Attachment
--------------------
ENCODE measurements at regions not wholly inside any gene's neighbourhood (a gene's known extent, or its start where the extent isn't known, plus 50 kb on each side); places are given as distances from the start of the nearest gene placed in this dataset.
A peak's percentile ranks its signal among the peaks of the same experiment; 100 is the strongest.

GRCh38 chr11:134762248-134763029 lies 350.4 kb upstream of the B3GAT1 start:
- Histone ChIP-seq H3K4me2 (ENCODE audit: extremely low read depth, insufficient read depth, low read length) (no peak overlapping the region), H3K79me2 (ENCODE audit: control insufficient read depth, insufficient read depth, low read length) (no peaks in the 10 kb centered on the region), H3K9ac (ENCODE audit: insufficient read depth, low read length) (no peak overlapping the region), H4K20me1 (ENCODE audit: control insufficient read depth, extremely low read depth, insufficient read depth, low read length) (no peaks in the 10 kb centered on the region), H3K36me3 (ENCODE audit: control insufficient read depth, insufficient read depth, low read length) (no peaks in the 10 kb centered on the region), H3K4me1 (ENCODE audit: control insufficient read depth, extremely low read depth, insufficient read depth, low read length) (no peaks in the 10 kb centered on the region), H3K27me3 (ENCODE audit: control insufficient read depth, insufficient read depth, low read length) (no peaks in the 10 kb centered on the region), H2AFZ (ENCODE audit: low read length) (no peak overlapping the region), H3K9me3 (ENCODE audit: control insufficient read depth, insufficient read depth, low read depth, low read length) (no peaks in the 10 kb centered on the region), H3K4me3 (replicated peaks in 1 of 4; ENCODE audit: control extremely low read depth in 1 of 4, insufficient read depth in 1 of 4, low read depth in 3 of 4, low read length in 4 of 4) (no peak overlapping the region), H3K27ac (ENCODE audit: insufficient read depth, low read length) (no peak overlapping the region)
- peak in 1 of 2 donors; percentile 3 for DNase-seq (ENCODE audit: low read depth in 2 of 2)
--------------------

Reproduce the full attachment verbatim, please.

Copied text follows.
ENCODE measurements at regions not wholly inside any gene's neighbourhood (a gene's known extent, or its start where the extent isn't known, plus 50 kb on each side); places are given as distances from the start of the nearest gene placed in this dataset.
A peak's percentile ranks its signal among the peaks of the same experiment; 100 is the strongest.

GRCh38 chr11:134762248-134763029 lies 350.4 kb upstream of the B3GAT1 start:
- Histone ChIP-seq H3K4me2 (ENCODE audit: extremely low read depth, insufficient read depth, low read length) (no peak overlapping the region), H3K79me2 (ENCODE audit: control insufficient read depth, insufficient read depth, low read length) (no peaks in the 10 kb centered on the region), H3K9ac (ENCODE audit: insufficient read depth, low read length) (no peak overlapping the region), H4K20me1 (ENCODE audit: control insufficient read depth, extremely low read depth, insufficient read depth, low read length) (no peaks in the 10 kb centered on the region), H3K36me3 (ENCODE audit: control insufficient read depth, insufficient read depth, low read length) (no peaks in the 10 kb centered on the region), H3K4me1 (ENCODE audit: control insufficient read depth, extremely low read depth, insufficient read depth, low read length) (no peaks in the 10 kb centered on the region), H3K27me3 (ENCODE audit: control insufficient read depth, insufficient read depth, low read length) (no peaks in the 10 kb centered on the region), H2AFZ (ENCODE audit: low read length) (no peak overlapping the region), H3K9me3 (ENCODE audit: control insufficient read depth, insufficient read depth, low read depth, low read length) (no peaks in the 10 kb centered on the region), H3K4me3 (replicated peaks in 1 of 4; ENCODE audit: control extremely low read depth in 1 of 4, insufficient read depth in 1 of 4, low read depth in 3 of 4, low read length in 4 of 4) (no peak overlapping the region), H3K27ac (ENCODE audit: insufficient read depth, low read length) (no peak overlapping the region)
- peak in 1 of 2 donors; percentile 3 for DNase-seq (ENCODE audit: low read depth in 2 of 2)